Chelsea FC is still for sale! Here's how to get your last minute bid in

Football player
Photo: Nigel Msipa

You may have heard that the Chelsea Football Club is for sale. But if you're interested, you better get your bid in quickly as there's now a rather short shortlist of contenders.

It's been stiff competition to this point, including a who's who of global moguls, from Nick Candy of Hana Financial Investment and Swiss billionaire Hansjoerg Wyss, to London-based financial firm Aethel Partners, to name just a few in the mix.

So, what's the price for Chelsea?

Well, Russian oligarch Roman Abramovich is said to have paid around £140 million (US$233 million) for the club in 2003, according to The Sporting News. At that time, Chelsea hadn't won much of anything since the 1950s, so that price was deemed fair.

But things have changed and since, Abramovich has invested more than £1.5 billion to help turn the club into a Premier League powerhouse. So it comes as no surprise that last year Forbes suggested Chelsea’s value was now closer to £2.4 billion (US$3.2 billion). Don't panic! The asking price might not be quite so high. In fact, KPMG's Football Benchmark report puts the club's value a tad lower at about £1.56 billion. Phew. And yet, given the bidding that's going on, £2 billion might be a very real possibility.

Before you reconsider though, know that Abramovich is being forced to sell by the UK government and might seek a quick deal. He therefore, after all, might end up settling at a lower price point than expected.

But why is the club for sale right now?

Abramovich announced the sale in early March, coinciding with the conflict in the Ukraine. In short, the UK government has been forced to act with regard to supporters of Russia. And so Abramovich has been hit with an assets freeze and travel ban as part of sanctions targeting seven Russian oligarchs, as per news outlet, Al Jazeera. The club continues to operate but the UK government is pretty much in charge for now.

Are there any risks to making this purchase?

As is the case with any large purchase, always check the fine print. There may be risks in owning assets in Europe, especially right now with so much uncertainty. Plus, you should know a thing or two about football before leaping in here. A losing campaign in England can lead to a club being relegated from the highly lucrative Premier League to a lower and less lucrative comp. Not good.

Chelsea also has a small stadium, limiting its ticket sales to around 40,000 per fixture - so don't count on that. By contrast, London rivals such as Tottenham have more than 60,000 seats at their home ground. And the problem with redevelopment plans is getting approval from Chelsea fans who have a stake in such decisions.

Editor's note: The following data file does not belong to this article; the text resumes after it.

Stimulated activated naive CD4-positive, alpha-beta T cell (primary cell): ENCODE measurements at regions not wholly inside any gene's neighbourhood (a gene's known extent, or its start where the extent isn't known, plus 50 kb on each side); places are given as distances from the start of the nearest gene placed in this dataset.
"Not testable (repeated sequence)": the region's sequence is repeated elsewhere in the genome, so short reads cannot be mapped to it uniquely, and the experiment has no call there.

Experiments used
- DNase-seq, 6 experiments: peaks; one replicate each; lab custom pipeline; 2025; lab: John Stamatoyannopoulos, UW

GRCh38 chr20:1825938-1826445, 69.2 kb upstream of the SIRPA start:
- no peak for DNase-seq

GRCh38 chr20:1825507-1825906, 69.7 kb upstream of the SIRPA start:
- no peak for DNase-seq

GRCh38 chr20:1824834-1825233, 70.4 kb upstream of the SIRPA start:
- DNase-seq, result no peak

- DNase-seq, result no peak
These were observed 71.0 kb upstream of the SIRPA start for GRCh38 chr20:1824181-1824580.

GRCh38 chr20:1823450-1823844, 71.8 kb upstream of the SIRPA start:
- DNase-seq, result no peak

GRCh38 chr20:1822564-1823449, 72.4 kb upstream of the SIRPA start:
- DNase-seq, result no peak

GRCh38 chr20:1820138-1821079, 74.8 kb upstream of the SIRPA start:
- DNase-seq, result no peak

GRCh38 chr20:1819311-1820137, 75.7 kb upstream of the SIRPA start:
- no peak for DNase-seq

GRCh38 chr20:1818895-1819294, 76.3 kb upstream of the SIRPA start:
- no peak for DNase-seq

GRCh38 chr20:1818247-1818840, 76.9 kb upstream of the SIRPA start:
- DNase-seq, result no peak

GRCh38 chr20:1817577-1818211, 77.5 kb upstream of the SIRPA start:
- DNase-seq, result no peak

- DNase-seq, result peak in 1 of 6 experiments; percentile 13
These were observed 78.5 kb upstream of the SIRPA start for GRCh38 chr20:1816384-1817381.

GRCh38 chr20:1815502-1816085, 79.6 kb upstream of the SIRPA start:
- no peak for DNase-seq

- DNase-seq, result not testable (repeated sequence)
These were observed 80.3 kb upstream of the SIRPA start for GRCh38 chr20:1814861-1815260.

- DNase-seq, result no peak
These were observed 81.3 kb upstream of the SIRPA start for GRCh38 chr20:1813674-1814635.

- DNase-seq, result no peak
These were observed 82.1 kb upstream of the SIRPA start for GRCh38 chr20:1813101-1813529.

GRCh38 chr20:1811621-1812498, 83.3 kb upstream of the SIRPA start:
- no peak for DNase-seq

Can you make money buying a club?

Sure you can but costs are high, especially given the huge contracts of star players. According to a BBC report a few years back, Premier League clubs have three strong sources of potential revenue - TV money, commercial activities and gate receipts. However, these have to be stacked up against whopping investments in signing expensive players and operating world class facilities for them.

Given this, you might prefer buying a much smaller suburban club, for which a personal loan might cover you. But if you're still keen on the prestige of owning a football mega-brand ...

How can you pay for your new football club?

Far be it from me to tell you how to organise your billions. But just as you would borrow money for a home or car, there are ways to borrow money to purchase football teams. Apart from your own spare cash and an impeccable credit history - plus some very large and lucrative assets on your books - your best bet here is a line of credit or a supersized business loan.

Of course, this is the sort of borrowing that probably isn't a part of your standard banking package. To jump into the hundreds of millions and even billions, you'll possibly need to expand your circle of associates to credit funds, hedge fund managers and institutional investors.

Listen, you're the billionaire here, you know who to talk to! If you've exhausted all of the avenues for raising money, a specific approach could be through an asset-based loan, which is usually accompanied by lower interest rates - but FYI, a lender can seize your assets if you default.

Many financial services companies use asset-based lending, including the big global players in investment banking such as Goldman Sachs, Citi and JP Morgan. I'm sure they'd love to take your call about your footballing aspirations.

Where are final bids sent?

I suppose you could call up the Chelsea switch and ask. They also have an email contact form on the club site. Listen, the most logical move might be to simply send your bid straight to No.10 Downing Street. Good luck with it all!

So after all that, you're sticking with a more modest investment? Mozo stacks up the top personal loans on the market - check out our Personal Loans hub to get started.